Euryale, (ur-ee-al-ee) the"Gorgon Plant", is first cousin to Victoria. There is just one species in the genus, ferox, and the plant is indeed ferocious! Every part of it has thorns, even the tops of the pads. It can get quite large but lacks the upturned rims of Victoria.
Euryale ferox is native to temperate Asia, Japan, China, Korea and the far-eastern Russian Federation, and to tropical Asia, including India and Bangladesh. It generally grows in cooler conditions than Victoria.
The pads of Euryale appear quilted and the reverse is brilliant purple, matching the flower color. The flowers, however, are very small related to the size of the plant and they open during the day. You have to be vigilant to see them because they only open for a brief time in the morning and this often occurs under the water! It is rare but rewarding for the flowers to open above the surface.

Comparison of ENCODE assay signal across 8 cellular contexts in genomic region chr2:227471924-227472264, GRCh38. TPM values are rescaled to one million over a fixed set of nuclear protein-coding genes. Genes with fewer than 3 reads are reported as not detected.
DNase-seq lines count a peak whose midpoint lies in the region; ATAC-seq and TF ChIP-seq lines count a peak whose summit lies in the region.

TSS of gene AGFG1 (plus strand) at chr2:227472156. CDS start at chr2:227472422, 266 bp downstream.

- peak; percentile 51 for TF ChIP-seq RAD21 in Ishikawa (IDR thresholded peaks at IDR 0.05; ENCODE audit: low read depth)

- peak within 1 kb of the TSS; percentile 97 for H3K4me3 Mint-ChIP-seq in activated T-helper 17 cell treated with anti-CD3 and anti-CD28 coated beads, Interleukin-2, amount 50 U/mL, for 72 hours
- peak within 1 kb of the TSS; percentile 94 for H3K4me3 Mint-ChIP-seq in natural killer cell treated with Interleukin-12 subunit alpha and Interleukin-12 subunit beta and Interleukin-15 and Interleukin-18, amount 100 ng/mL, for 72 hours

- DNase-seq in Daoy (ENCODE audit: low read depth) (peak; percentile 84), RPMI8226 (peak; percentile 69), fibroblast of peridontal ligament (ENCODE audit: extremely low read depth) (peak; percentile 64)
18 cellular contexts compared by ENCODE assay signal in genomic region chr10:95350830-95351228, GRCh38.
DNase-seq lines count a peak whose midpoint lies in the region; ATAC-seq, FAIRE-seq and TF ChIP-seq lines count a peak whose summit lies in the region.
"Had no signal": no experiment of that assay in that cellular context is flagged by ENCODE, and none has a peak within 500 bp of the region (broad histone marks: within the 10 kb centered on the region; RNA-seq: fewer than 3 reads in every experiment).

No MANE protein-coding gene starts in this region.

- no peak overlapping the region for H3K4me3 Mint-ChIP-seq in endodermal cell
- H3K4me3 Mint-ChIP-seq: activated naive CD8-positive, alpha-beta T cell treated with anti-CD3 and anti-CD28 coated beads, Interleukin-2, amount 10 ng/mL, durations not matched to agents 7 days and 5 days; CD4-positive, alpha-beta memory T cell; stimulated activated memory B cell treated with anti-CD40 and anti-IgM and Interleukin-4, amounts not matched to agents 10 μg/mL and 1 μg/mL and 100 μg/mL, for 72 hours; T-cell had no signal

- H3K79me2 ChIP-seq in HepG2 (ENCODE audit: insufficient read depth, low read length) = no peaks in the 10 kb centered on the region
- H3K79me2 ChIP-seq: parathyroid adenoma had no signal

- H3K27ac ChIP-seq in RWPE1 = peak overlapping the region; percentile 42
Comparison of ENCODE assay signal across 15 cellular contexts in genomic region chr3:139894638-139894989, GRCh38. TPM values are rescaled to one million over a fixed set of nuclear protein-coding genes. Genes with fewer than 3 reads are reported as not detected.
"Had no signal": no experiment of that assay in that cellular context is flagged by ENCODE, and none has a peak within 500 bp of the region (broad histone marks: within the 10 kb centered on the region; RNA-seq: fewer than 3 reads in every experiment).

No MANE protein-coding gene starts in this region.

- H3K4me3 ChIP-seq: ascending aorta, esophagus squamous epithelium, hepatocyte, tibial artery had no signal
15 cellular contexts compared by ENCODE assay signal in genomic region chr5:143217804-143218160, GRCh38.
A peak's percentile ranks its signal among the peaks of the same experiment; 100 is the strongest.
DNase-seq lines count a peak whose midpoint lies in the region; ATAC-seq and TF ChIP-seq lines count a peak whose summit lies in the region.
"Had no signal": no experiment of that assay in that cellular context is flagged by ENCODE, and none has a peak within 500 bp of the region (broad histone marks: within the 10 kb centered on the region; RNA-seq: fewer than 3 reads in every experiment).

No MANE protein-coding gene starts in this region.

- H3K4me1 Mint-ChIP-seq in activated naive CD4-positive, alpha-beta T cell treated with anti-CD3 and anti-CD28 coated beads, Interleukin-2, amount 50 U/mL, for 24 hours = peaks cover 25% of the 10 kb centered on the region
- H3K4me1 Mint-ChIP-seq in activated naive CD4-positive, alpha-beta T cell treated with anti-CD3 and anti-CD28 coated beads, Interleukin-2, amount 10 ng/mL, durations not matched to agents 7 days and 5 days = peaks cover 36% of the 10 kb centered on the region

As a result of the flowers opening under water, Euryale is almost exclusively self-pollinated. Our experiments show it produces pollen the day BEFORE it opens. (See 1999 Can It Happen?) In the wild, flowers open above the water at the end of the season, allowing some opportunity for cross-pollination.
Resulting seeds are "lumpy" as compared with Victoria and somewhat larger. The arils that surround the seeds at pod rupture are streaked with bright red and very beautiful.
For some, Euryale grows very easily - to the point of being characterized as a weed. Other growers struggle with them. In general, treating them like Victorias produces the best results.
Seeds need to be stored cold (45F- 7C) to prevent sprouting When germination is desired, seeds will sprout at room temperature and higher. "Nicking" (removing the operculum) isn't necessary. From this point on, cultivation follows that recommended for Victoria, except that temperatures can be somewhat lower. (See Victoria Cultivation)
Victoria's Cousin by Josh Spece
Billy Bates & Steve Kennon's Euryale ferox